Saturday, May 10, 2014

Painted Lady migration

There have been numerous reports of Painted Ladies (Vanessa cardui) making their way north through Washington the past couple weeks.  The Painted Lady usually can't survive our winters and must migrate here from warmer regions in the southern states.  Depending on weather and population conditions, some years we may never see any Painted Ladies here, while other years they will be everywhere.  I haven't seen very many at all for the past couple years, but this year have already spotted two near Longview, and others have spotted them in places around Seattle, Ellensburg, and Spokane.  They are very fast and wary butterflies, often hard to catch or photograph.  Their larvae feed on thistles, so keep an eye out for spiny, lavender-gray caterpillars and shiny gold chrysalids whenever you see a patch of thistles!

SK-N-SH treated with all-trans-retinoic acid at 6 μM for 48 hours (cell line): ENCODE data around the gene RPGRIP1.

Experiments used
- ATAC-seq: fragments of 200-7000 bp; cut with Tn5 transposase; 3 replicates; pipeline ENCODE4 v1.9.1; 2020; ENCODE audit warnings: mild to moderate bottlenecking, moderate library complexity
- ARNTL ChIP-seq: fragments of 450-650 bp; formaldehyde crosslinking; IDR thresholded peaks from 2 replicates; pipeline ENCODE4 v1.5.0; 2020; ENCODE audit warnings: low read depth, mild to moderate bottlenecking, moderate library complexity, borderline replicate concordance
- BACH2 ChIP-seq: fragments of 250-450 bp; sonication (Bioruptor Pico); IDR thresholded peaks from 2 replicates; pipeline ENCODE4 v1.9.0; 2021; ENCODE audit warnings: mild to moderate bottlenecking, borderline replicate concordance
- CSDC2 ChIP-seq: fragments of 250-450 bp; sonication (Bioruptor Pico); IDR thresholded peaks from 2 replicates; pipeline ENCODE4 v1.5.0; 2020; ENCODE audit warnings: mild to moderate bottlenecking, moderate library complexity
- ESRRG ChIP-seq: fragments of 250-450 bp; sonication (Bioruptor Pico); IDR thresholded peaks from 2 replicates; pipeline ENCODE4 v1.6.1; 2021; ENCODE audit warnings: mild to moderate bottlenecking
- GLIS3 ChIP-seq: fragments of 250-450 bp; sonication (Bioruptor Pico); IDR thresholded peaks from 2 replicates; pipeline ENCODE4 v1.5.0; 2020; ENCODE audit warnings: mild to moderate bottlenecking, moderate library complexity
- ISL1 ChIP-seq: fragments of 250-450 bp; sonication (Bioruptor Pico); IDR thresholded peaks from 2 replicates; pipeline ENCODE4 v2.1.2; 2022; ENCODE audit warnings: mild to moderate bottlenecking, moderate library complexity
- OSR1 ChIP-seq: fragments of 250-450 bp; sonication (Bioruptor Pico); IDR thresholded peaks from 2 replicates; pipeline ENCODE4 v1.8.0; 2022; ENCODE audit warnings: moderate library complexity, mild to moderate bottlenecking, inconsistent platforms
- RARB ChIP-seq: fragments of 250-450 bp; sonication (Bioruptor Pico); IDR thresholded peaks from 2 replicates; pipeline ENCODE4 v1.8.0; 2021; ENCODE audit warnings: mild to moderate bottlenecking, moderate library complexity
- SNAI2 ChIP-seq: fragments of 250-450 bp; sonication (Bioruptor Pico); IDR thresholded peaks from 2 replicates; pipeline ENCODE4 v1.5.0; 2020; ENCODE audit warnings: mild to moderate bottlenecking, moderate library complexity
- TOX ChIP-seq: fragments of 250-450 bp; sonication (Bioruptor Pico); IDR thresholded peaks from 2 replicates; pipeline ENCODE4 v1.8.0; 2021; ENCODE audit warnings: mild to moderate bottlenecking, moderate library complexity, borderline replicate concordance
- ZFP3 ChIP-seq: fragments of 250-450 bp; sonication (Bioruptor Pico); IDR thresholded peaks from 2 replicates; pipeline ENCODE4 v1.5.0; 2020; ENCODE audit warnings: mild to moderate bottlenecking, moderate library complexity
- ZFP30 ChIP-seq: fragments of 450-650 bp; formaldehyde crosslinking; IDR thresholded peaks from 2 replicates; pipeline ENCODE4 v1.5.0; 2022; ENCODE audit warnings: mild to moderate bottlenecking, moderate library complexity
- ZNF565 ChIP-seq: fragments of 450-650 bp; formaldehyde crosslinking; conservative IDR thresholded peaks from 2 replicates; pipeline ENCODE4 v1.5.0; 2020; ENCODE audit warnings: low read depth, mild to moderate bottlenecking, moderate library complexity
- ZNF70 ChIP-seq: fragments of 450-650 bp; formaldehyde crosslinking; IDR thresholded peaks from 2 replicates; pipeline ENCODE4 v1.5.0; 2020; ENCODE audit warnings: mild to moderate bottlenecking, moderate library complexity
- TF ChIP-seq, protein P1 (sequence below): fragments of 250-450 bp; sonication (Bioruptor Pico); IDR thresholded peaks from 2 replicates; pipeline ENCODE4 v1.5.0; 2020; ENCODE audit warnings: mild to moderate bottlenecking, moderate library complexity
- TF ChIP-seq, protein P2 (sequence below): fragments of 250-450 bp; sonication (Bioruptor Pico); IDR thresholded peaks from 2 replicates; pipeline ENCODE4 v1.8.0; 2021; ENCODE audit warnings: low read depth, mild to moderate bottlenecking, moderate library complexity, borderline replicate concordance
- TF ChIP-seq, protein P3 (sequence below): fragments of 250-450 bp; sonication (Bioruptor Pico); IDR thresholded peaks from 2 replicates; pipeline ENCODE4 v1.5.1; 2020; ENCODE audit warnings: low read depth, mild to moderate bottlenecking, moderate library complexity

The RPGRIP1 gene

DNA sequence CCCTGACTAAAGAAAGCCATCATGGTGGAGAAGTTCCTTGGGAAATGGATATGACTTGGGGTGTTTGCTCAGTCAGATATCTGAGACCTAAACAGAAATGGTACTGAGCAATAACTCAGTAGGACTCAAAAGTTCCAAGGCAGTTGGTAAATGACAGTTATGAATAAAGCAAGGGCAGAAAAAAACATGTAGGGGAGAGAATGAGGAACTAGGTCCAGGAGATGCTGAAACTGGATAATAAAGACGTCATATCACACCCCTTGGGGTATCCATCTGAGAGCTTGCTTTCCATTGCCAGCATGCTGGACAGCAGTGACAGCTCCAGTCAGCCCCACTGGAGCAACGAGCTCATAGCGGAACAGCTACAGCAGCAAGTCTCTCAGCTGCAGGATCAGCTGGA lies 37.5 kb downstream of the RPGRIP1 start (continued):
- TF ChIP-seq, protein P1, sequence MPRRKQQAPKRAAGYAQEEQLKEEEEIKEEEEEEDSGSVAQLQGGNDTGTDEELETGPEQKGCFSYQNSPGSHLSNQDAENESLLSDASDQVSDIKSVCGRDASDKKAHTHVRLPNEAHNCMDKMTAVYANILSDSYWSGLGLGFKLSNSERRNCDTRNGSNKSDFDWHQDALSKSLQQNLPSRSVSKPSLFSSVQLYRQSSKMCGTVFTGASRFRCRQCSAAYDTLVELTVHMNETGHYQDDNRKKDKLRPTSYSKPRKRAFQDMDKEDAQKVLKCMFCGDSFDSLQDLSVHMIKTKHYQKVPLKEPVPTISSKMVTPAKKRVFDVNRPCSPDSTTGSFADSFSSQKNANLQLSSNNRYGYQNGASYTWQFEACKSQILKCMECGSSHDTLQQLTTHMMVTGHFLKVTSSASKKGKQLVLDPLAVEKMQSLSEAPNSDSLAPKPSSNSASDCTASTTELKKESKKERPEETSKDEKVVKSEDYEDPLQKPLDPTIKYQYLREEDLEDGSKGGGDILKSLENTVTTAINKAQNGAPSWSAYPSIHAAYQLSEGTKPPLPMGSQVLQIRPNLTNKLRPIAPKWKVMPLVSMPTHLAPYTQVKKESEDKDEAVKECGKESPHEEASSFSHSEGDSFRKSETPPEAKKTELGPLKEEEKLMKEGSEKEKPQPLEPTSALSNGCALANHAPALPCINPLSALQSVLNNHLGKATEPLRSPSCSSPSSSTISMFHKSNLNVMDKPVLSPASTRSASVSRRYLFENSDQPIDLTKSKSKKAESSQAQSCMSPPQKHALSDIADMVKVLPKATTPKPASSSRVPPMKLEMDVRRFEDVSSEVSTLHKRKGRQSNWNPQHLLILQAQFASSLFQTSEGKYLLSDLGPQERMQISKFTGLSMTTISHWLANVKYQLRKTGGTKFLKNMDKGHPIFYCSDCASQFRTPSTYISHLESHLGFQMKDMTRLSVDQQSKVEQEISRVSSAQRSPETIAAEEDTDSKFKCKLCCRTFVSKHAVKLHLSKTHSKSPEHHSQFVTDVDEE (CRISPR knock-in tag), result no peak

Painted Lady Vanessa cardui - dorsal side
Painted Lady Vanessa cardui - ventral side
A cousin of the Painted Lady, the Red Admiral (Vanessa atalanta), is another butterfly that usually cannot survive our winters and must migrate here from warmer climates, although occasionally a lucky few will survive in garages or other protected areas.  Their larvae feed on stinging nettle, and form folded-leaf tents that I have described in a previous blog post (see here).  Red Admirals have been spotted near Yakima recently.
Red Admiral Vanessa atalanta - dorsal side

Red Admiral Vanessa atalanta - ventral side